Remarks delivered by Revered Prof. Prem Saran Satsangi Sahab at the

Panel Discussion on 'Consciousness, Decoherence and

Measurement Problem in Quantum Theory' at the

International School on Quantum and Nano Computing Systems and Applications (QANSAS 2012) organized at Quantum-Nano Systems Centre, DEI, Dayalbagh.

December 2, 2012.


            The panelists have already opened discussion and referred to the various researches in recent times which dwell upon the topics listed for debate. To me it seems that the developments in neuro-science on one hand and quantum theory on the other have brought about a need for considering an integration between psychology and biology. For instance, when neuroscientists wish to alleviate pain and suffering, depression and such aspects, and they come up with phenomenon like second pain, then it becomes necessary for them to consider the phenomenology behind second pain; that is, the one who is experiencing second pain is the best available expert to mention what the qualia concerning second pain is like. This is why an integration becomes necessary between experiential phenomenon and the scientific methodologies.

            Similarly, when we consider human cognition, we find that it is not following necessarily rational thinking, and therefore, increasingly people explain human cognition by taking recourse to quantum probability mathematics rather than classical Bayesian probability mathematics. Pothos and Busemeyer have done considerable research to show that what appears irrational is not really irrational if considered from the point of view of quantum probabilities. As mentioned by Prof. Karmeshu, the recent issue of Scientific American, while considering the recent election in the United States, also raises this issue, and revisits the problem of prisoner's dilemma and interprets it from the viewpoint of quantum probability to show that seemingly irrational thinking is not really irrational and therefore there is a need to integrate the phenomenon of inner experiences with scientific methodology to explain the behaviour of  human beings.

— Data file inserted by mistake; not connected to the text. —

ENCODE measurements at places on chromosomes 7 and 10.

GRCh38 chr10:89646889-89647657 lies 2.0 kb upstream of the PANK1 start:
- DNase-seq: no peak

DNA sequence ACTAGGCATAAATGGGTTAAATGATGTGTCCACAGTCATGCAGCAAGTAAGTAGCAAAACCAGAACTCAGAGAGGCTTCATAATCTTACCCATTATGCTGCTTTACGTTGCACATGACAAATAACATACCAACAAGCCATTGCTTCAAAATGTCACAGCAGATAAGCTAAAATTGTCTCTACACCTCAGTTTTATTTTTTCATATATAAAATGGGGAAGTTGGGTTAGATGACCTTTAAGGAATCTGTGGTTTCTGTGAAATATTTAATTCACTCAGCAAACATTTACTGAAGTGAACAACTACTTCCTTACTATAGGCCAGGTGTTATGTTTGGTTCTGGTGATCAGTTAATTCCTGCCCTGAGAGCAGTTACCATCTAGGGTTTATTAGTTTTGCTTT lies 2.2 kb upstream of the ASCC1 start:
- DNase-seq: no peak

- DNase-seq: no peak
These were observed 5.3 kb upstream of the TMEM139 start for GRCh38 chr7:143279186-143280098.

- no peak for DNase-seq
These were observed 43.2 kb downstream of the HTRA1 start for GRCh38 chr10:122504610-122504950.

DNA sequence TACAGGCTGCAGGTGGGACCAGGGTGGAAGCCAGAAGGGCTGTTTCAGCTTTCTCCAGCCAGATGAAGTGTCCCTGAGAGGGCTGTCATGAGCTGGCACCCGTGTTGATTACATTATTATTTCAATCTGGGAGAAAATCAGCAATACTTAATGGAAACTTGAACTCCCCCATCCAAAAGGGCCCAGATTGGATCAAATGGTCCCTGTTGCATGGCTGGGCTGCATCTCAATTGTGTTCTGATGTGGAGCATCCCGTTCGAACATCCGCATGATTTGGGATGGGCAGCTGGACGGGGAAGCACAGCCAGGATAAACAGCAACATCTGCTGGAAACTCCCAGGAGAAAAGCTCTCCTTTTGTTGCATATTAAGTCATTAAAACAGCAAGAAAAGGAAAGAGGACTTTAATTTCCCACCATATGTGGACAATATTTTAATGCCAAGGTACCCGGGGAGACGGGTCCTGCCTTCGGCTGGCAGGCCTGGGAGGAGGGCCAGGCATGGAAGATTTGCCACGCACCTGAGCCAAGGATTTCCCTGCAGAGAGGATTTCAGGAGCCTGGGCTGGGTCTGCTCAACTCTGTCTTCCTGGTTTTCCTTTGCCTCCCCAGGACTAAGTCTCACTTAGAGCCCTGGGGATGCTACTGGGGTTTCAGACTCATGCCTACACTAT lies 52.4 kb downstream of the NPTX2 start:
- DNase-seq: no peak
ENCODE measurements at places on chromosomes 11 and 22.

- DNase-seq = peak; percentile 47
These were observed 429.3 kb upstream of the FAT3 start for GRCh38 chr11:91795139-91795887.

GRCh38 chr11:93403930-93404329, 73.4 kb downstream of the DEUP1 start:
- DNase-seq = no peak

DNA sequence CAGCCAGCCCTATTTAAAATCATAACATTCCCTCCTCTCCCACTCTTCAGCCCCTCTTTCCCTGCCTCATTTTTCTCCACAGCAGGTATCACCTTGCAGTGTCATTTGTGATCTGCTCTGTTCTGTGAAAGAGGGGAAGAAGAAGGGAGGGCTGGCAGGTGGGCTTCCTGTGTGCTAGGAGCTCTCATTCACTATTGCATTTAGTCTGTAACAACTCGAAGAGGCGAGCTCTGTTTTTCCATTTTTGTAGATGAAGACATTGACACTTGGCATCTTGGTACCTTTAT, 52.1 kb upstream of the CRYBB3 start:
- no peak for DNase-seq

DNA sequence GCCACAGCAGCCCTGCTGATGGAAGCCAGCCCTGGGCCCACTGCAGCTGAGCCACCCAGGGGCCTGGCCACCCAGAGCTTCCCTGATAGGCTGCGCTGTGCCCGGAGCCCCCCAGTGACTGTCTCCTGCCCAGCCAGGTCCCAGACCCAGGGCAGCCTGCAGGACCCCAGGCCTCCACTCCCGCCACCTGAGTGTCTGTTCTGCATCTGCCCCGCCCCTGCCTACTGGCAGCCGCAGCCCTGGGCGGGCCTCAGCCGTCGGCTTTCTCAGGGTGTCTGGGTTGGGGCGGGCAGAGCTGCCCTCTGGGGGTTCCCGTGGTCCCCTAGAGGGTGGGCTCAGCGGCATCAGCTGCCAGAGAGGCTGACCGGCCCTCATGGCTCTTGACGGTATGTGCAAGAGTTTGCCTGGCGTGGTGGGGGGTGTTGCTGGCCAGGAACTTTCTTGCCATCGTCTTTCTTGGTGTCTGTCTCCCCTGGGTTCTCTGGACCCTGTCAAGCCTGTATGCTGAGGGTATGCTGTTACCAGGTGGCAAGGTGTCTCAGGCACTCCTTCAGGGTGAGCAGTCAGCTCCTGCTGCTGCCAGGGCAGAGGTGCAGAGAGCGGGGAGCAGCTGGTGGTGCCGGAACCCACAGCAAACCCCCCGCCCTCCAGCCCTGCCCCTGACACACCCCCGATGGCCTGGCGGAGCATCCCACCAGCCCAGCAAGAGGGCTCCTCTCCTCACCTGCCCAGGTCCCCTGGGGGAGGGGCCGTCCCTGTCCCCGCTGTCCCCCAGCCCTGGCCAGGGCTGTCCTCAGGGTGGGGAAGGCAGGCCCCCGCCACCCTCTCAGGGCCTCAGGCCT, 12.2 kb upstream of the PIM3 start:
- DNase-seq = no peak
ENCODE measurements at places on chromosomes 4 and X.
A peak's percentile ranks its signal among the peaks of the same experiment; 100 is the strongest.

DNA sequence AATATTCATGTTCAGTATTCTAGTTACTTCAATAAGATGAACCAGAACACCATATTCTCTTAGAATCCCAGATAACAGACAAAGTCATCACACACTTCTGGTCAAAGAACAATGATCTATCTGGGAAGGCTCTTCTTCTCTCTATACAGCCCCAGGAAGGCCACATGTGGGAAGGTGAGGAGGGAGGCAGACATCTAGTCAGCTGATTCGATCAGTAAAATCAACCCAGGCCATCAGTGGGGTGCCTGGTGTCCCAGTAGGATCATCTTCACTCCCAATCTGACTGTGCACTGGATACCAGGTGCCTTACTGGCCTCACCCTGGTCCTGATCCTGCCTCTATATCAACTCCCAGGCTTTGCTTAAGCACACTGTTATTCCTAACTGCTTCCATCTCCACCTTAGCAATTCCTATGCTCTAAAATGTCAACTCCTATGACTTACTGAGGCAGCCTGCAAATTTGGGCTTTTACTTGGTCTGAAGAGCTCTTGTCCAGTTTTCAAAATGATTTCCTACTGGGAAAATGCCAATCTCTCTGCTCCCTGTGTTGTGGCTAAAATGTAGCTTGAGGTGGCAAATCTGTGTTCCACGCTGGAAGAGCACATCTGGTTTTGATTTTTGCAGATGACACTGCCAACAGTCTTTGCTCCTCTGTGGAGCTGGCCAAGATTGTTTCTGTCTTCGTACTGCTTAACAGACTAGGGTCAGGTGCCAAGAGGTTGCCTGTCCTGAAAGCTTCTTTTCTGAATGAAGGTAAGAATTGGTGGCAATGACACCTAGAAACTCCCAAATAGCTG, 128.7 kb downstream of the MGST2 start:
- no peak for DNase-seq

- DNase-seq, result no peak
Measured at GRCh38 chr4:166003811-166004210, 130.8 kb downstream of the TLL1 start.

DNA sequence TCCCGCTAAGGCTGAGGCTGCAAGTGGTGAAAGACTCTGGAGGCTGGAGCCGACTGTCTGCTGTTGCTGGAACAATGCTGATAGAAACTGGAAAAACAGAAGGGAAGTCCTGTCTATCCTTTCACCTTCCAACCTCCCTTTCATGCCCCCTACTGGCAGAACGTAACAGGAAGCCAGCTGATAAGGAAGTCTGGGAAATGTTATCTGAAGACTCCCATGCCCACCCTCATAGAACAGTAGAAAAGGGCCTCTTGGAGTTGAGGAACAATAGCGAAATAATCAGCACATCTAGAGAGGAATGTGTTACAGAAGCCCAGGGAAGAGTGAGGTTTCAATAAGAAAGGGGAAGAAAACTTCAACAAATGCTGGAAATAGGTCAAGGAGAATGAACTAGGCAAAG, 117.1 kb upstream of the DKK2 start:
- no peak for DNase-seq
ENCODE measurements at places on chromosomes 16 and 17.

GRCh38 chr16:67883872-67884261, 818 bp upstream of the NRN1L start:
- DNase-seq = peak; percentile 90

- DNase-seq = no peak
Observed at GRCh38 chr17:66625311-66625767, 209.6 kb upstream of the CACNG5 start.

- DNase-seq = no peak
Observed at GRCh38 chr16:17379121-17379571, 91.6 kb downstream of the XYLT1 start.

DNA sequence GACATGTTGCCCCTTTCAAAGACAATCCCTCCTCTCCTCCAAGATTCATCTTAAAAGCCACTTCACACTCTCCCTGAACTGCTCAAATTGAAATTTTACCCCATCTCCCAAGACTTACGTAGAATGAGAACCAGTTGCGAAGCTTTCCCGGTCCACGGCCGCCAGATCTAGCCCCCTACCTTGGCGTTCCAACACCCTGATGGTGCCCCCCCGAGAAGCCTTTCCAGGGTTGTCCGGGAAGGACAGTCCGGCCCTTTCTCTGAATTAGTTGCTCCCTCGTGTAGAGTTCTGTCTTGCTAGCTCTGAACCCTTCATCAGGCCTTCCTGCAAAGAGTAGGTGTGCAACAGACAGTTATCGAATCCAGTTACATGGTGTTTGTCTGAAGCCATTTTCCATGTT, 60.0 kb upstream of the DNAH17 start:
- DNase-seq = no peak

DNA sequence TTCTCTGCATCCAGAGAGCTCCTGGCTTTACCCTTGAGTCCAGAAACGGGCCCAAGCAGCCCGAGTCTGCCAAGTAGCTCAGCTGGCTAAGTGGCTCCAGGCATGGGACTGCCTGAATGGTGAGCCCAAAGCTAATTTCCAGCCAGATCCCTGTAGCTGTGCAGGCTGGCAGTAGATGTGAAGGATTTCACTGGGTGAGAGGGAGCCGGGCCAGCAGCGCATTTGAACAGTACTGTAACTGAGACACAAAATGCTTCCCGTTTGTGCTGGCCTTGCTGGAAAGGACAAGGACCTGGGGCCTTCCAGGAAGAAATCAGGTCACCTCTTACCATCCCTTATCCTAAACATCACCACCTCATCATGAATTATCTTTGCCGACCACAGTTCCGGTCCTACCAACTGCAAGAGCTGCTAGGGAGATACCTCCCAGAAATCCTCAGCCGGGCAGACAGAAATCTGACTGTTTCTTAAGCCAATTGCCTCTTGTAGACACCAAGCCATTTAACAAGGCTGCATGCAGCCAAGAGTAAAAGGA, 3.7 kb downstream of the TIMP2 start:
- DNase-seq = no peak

We are familiar with the quantum model of mind, e.g. two qubit model by Blutner and Hochnadel. This is the reason also why human cognition, human suffering can better be addressed by considering quantum biology, in particular, quantum brain biology. The experiments by Anirban Bandyopadhyay and his group including a recent paper by Sahu et. al. are also corroborating such possibility of quantum functioning of the brain rather than the classical model. There is again the phenomenon of the so-called associative thinking. When the brain is supposed to be at rest, having been apparently so instructed in a controlled experiment, it is having considerable activity in it as monitored by neuroscientists rather than being at rest. So, that has baffled the neuroscientists. This associative thinking, they also label as mind-wandering. The areas which get activated are primarily in the parietal lobe of the brain. If we take credence to inner experience of people, then these become explicable because these are precisely the areas which are mentioned in Vedic literature and other religious texts, particularly those of the Religion of Saints, that participate directly or indirectly in the meditationist experiences. This is how it all gets linked up with consciousness.

            You have already alluded to the paper by Penrose and Hameroff which has raised this issue indirectly and kept alive the possibility that a quantum model of the brain could well explain how consciousness might be a factor in maintaining coherence or superposition and arriving at measurements which are affected by or influenced by the observer or experimenter himself. So there is nothing like observer-independent measurement. Although science would like to believe that measurements are objective completely, but the experimenter himself influences the observation. This is now increasingly being recognized and this has been supported by von Neumann-Stapp formulation in this respect of explaining the measurement problem in quantum phenomena.

            It therefore seems meaningful as also seen from a number of publications in recent years, particularly in 2012. For instance, Price and Barrell, in their book on Inner Experience and Neuroscience, talk about the need for integrating experiential phenomena with the epistemology of scientific methodology of science in general. So, it appears that if we keep this option open of getting the reports from the first person experiences of those experiencing the phenomena and then use scientific methodology, the so-called third-person rationality in explaining those, invoking brain biology or psychology or whatever, then there would be greater success. One could formulate testable hypotheses, based on the first person experiences of those undergoing the phenomena, and then this would be more reliable and repeatable for carrying scientific conviction.

            So, this trend seems to be a healthy one that increasingly bridges the gap between psychology and brain biology and further such attempts would help explain the various intangibles such as sentiments, emotions, thoughts, feelings, and should also be able to address the concerns of neuroscientists and neurophysiologists in mitigating the human misery. So that would be better addressed if you also look for this support not just from neuroscience, but also from psychology and philosophy, and what this means is that we should have an integration of inner experience with the various developed sciences such as neuroscience.        

              Thank you.

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